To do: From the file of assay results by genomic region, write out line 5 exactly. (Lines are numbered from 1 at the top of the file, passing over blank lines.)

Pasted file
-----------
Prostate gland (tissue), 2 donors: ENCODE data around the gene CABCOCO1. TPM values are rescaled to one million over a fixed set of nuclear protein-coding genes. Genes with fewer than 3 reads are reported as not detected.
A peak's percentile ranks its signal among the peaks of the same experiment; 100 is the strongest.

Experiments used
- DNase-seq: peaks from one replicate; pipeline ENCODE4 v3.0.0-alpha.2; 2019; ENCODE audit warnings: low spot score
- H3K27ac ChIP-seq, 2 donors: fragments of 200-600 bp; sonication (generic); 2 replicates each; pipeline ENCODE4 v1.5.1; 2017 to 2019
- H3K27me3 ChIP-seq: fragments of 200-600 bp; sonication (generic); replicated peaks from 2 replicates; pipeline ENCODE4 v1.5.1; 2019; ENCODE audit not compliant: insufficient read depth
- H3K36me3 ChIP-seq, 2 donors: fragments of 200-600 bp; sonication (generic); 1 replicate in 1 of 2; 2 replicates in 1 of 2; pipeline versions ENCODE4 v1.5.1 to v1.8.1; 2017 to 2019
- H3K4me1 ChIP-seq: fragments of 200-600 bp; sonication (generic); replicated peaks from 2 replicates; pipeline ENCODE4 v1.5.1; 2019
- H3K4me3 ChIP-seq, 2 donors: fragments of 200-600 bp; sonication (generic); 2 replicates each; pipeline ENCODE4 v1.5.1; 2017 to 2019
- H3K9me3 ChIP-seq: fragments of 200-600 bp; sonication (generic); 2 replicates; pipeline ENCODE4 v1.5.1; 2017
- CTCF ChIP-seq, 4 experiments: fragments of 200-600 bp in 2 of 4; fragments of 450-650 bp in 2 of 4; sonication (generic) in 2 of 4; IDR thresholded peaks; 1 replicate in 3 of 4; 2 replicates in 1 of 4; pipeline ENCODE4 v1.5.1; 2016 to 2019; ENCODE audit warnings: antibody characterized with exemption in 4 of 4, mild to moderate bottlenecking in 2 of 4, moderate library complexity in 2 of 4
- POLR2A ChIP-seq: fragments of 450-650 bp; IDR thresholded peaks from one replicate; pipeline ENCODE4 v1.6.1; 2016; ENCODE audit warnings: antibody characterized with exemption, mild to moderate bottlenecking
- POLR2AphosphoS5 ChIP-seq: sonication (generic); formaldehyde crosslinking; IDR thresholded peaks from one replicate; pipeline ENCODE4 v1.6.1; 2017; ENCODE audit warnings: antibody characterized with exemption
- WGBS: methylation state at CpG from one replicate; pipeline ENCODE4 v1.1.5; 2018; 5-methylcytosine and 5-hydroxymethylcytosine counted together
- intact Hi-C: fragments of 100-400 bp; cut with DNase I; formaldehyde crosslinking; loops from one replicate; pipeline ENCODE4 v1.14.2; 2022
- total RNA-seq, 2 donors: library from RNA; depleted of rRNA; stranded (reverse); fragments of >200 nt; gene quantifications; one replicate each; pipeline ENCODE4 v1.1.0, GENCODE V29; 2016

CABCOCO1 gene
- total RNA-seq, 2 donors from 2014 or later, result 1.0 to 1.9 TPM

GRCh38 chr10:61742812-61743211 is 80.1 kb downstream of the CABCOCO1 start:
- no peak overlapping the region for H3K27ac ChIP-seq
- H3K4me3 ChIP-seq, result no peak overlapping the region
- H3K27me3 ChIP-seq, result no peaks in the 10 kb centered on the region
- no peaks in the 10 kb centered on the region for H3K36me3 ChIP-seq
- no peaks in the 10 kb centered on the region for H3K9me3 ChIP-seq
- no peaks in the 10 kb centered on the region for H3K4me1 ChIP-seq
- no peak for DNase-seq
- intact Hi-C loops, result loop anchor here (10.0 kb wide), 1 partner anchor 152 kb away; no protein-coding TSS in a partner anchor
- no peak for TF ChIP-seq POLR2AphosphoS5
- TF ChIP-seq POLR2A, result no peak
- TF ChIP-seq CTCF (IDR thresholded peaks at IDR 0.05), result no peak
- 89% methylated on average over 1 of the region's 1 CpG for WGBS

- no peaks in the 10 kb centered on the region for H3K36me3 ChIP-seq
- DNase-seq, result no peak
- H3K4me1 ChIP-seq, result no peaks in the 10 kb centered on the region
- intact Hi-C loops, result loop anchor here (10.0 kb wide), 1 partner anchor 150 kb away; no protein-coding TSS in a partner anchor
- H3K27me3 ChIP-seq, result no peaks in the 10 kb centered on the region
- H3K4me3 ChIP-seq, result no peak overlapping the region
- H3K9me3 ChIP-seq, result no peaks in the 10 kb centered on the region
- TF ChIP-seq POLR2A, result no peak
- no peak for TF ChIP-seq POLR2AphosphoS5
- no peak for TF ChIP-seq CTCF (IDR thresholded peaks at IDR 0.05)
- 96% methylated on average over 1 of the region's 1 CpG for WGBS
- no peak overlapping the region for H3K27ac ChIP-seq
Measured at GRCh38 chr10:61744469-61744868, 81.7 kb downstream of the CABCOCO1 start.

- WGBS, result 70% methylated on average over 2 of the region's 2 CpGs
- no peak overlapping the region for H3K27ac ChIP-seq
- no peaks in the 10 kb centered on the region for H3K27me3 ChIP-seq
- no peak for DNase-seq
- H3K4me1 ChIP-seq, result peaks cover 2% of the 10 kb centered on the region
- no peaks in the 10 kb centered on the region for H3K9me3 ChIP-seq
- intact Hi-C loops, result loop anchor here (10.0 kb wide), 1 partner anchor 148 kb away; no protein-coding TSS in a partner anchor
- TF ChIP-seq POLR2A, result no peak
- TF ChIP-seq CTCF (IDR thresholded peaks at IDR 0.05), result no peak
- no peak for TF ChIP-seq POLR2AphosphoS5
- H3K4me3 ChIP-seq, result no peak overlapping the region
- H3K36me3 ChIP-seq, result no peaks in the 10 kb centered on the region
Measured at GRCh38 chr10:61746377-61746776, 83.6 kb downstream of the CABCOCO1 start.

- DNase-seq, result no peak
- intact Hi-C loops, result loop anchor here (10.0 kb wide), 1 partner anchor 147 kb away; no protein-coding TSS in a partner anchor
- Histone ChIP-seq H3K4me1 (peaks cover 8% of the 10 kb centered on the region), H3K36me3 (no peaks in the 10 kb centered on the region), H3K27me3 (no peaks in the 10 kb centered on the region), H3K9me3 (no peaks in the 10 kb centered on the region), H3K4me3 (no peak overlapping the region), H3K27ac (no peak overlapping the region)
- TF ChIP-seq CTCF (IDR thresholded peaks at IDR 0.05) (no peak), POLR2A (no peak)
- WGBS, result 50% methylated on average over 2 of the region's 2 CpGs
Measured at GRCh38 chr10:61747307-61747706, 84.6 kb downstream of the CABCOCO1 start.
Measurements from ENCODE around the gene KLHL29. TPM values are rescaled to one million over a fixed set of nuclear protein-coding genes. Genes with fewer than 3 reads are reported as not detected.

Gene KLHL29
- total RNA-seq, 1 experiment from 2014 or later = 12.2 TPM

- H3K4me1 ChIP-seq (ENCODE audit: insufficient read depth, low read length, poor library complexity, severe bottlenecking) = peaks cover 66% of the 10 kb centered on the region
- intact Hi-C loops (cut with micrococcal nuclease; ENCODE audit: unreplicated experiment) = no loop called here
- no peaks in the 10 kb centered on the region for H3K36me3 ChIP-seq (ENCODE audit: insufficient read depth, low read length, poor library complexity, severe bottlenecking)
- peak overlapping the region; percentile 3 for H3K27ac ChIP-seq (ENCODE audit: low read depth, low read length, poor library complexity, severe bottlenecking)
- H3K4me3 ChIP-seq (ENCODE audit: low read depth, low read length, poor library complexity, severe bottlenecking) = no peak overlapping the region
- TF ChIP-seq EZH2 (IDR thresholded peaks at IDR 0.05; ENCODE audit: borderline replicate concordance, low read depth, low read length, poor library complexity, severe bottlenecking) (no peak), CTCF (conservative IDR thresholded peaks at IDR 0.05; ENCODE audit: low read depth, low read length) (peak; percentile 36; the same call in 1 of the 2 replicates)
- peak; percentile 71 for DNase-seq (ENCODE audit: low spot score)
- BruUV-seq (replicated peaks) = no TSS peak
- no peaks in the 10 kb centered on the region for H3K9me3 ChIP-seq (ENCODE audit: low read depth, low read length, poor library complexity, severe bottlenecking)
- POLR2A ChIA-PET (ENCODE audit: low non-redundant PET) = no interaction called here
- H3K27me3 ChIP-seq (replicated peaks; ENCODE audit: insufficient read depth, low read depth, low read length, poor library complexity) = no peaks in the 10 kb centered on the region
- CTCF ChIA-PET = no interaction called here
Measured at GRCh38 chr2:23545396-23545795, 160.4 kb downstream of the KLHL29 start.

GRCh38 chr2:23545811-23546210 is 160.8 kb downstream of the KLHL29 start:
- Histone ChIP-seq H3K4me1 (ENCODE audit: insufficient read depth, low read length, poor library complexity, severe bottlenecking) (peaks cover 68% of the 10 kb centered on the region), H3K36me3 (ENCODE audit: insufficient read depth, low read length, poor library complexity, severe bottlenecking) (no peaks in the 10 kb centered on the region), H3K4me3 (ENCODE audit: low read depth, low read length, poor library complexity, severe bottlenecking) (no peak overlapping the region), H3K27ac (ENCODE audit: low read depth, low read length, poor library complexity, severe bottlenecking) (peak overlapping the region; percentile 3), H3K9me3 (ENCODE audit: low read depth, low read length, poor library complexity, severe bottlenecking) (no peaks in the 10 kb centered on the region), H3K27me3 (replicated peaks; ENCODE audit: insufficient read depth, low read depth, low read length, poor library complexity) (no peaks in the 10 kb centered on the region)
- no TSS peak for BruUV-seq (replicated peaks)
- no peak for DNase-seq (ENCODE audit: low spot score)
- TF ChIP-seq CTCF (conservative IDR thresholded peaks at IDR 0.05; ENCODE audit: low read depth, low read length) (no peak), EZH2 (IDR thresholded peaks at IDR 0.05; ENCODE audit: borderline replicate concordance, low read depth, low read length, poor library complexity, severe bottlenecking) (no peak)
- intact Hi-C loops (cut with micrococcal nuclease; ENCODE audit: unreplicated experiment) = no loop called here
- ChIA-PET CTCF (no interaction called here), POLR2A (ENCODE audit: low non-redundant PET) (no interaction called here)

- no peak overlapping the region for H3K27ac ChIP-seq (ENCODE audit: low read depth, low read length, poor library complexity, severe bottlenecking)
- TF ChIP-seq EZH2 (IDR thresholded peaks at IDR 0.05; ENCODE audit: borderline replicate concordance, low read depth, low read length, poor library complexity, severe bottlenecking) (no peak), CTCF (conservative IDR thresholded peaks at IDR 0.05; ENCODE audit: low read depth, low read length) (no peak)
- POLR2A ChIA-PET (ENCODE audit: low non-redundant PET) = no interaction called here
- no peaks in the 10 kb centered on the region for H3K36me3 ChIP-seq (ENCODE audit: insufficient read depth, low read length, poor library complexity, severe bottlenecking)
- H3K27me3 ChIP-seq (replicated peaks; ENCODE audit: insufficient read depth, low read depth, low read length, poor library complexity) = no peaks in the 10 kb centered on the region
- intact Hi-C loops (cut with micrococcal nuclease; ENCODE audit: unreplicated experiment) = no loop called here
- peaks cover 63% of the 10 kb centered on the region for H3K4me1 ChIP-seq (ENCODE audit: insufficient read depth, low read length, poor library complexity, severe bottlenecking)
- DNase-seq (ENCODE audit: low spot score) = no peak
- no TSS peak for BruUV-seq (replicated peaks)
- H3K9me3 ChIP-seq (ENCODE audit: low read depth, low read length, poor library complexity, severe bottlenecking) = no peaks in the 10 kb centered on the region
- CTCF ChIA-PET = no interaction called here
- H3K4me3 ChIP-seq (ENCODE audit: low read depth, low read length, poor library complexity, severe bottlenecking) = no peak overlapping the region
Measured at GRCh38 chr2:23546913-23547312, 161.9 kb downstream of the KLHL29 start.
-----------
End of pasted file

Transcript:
- H3K27ac ChIP-seq, 2 donors: fragments of 200-600 bp; sonication (generic); 2 replicates each; pipeline ENCODE4 v1.5.1; 2017 to 2019